Pensioners Stuck in Legacy Products – it’s Time to Set Them Free

01 Sep 2020
Lyn Formica

Lyn Formica

Head of Education & Content

Once upon a time, there lived many retirees that rolled over their superannuation savings to commence what was known as a “complying income stream”. Some purchased their products from retail providers while others used a vehicle called a Self-Managed Super Fund (SMSF).

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What is a complying income stream?

“Complying income streams” refers to particular types of income streams that were popular early in the 2000s and their terms and conditions met a set of standards detailed in the superannuation regulations. There were three main categories of complying income streams:

  • Lifetime income streams,
  • Term certain, or life expectancy income streams, and
  • Term allocated income streams, otherwise known as Term Allocated Pensions (TAPs) and now more commonly referred to as Market Linked Pensions (MLPs).
These complying income streams were very appealing at the time as they came with two special benefits:
  1. They allowed an individual to access a higher level of superannuation benefits over their lifetime before it was taxed as excessive (anyone remember Reasonable Benefit Limits?) making them very appealing to the wealthy, and
  2. They were also eligible for either a 50% or 100% exemption from the social security assets test and were generously income tested making them very appealing to those with some savings but definitely less wealthy.

To qualify for these special concessions, they had to meet strict criteria making them long term pensions or annuities designed to pay income over the individual’s (and possibly their spouse’s) life with very limited access to lump sums. Once in, the individual generally cannot pull out of them (with some exceptions such as death).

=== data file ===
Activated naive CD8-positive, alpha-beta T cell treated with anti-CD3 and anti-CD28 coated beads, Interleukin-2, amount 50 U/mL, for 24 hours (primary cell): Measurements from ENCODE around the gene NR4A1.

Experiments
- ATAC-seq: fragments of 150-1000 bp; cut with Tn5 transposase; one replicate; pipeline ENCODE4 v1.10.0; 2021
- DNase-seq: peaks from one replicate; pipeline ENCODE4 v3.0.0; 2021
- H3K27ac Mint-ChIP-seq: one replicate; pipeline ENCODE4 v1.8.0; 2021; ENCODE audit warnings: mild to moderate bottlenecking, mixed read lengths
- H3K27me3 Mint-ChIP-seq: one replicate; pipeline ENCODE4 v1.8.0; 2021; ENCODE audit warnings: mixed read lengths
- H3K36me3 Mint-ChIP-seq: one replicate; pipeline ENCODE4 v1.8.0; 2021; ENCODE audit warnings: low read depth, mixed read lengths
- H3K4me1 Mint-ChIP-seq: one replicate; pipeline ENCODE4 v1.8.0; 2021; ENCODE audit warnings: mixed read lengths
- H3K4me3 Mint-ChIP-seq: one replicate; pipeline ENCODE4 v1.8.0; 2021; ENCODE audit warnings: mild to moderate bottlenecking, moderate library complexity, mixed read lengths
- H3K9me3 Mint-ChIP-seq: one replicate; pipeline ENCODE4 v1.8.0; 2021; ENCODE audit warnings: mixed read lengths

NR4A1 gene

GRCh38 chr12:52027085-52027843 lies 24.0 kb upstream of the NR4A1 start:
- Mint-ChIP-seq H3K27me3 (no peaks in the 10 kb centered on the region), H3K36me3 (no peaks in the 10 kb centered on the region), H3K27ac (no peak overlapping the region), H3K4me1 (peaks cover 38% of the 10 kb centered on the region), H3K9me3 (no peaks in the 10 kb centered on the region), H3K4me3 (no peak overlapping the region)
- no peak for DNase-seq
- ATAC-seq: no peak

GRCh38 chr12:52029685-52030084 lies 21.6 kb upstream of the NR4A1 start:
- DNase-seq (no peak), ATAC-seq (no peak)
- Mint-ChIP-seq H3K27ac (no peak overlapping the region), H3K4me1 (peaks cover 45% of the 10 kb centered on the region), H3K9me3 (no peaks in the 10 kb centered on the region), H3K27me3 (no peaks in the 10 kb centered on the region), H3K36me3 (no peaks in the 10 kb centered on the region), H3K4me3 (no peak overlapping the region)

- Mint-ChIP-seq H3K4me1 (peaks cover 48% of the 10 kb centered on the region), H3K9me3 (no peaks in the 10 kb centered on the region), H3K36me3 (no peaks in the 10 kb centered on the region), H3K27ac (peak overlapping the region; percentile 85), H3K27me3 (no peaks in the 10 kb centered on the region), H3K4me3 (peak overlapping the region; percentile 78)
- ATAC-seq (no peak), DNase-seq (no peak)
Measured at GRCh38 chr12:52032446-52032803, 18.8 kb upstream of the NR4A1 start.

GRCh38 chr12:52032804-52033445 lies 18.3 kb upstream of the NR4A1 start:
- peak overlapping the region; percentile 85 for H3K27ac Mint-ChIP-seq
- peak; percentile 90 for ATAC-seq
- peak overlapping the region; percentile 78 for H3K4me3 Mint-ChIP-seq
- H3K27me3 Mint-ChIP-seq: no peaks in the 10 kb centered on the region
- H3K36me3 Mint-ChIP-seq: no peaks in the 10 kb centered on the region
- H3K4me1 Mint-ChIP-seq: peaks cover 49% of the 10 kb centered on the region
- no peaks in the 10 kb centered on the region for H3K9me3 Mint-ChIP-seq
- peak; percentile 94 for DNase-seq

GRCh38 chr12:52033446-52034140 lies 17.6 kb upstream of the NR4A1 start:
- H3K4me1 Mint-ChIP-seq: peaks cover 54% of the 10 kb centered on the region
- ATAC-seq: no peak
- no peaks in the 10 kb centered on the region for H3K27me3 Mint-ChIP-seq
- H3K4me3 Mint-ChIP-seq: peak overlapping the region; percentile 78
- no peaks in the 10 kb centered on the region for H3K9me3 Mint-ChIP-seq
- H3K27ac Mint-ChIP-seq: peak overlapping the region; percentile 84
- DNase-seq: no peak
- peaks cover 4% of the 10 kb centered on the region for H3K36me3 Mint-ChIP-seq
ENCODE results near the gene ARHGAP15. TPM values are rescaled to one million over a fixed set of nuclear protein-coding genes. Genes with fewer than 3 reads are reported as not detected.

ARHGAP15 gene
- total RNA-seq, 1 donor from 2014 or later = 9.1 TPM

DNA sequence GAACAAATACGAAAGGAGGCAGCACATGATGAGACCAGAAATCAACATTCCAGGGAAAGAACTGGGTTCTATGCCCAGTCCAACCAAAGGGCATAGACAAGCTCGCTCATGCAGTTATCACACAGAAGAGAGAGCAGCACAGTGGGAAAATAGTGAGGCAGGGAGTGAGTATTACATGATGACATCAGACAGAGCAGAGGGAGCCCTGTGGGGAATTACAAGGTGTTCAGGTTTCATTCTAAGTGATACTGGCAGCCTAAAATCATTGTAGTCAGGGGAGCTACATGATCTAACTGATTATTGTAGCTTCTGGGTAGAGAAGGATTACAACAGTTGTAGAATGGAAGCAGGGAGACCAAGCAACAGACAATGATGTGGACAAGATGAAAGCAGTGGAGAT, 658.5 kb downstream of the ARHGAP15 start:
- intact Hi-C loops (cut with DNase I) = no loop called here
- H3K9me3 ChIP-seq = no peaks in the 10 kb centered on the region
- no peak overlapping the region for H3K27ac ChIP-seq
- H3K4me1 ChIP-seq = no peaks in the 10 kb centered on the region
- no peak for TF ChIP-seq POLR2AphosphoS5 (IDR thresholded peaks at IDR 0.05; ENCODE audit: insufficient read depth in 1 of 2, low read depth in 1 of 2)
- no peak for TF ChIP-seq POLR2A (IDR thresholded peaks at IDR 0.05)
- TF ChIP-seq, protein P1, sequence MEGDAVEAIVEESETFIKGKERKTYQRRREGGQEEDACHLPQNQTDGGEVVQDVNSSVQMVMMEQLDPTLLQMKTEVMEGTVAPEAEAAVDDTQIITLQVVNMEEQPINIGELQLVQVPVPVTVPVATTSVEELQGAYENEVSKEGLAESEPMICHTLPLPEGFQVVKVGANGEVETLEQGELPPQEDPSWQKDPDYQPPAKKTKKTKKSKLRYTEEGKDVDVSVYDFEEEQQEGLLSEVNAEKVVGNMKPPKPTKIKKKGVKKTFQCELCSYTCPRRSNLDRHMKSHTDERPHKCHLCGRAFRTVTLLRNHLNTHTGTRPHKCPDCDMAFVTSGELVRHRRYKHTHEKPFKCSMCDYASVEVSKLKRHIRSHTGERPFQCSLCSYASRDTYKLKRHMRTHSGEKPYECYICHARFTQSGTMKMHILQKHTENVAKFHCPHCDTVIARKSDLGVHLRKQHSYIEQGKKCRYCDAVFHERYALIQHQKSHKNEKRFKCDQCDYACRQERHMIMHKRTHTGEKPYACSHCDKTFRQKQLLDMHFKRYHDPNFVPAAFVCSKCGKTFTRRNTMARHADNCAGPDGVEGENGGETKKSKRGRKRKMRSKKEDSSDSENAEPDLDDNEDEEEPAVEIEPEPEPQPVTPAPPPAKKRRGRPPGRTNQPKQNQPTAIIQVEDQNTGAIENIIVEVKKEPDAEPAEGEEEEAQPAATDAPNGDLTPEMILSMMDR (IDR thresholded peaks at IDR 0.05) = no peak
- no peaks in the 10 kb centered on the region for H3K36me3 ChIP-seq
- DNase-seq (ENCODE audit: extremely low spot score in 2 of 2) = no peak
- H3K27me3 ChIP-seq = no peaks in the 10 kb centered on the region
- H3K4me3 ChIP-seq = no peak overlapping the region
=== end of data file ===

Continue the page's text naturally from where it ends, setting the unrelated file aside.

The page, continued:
In 2007, the tax and social security rules changed, effectively negating the benefits of commencing any new complying income streams. 

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The retirees were very happy with their complying income streams – the savings they had worked for all their lives was being put to good use in investments of their choosing. Little or no tax was payable on the earnings or capital gains of those investments. They received regular income that was largely tax free before 2007 and entirely tax free from then on. And for those untroubled by Reasonable Benefit Limits, arguably the best feature of all was that either none or only half of the balance backing the income stream counted as an asset in their Assets Test which meant they qualified for significantly more Age Pension.
There were some niggles – they couldn’t have extra money for a holiday when they wanted it but fortunately many had allocated pensions (or – in later years – the account-based pensions these morphed into) and took their special extras from there.  SMSFs paying lifetime or term certain pensions required strange actuarial certificates that no-one really read or understood and it was also slightly confusing to find that if one of them died prematurely there were often constraints on the surviving spouse taking the money out of super.  But by and large, everyone was happy.
Many years later, things look a little different for these happy retirees. They are elderly now, and their other assets have dwindled to the point that they are on the full Age Pension. Their complying income stream balances have dropped to under $50,000, some to under $10,000 through no fault of their own – that is what these products are designed to do. For many, this is the last of their investments – they could sure use that cash.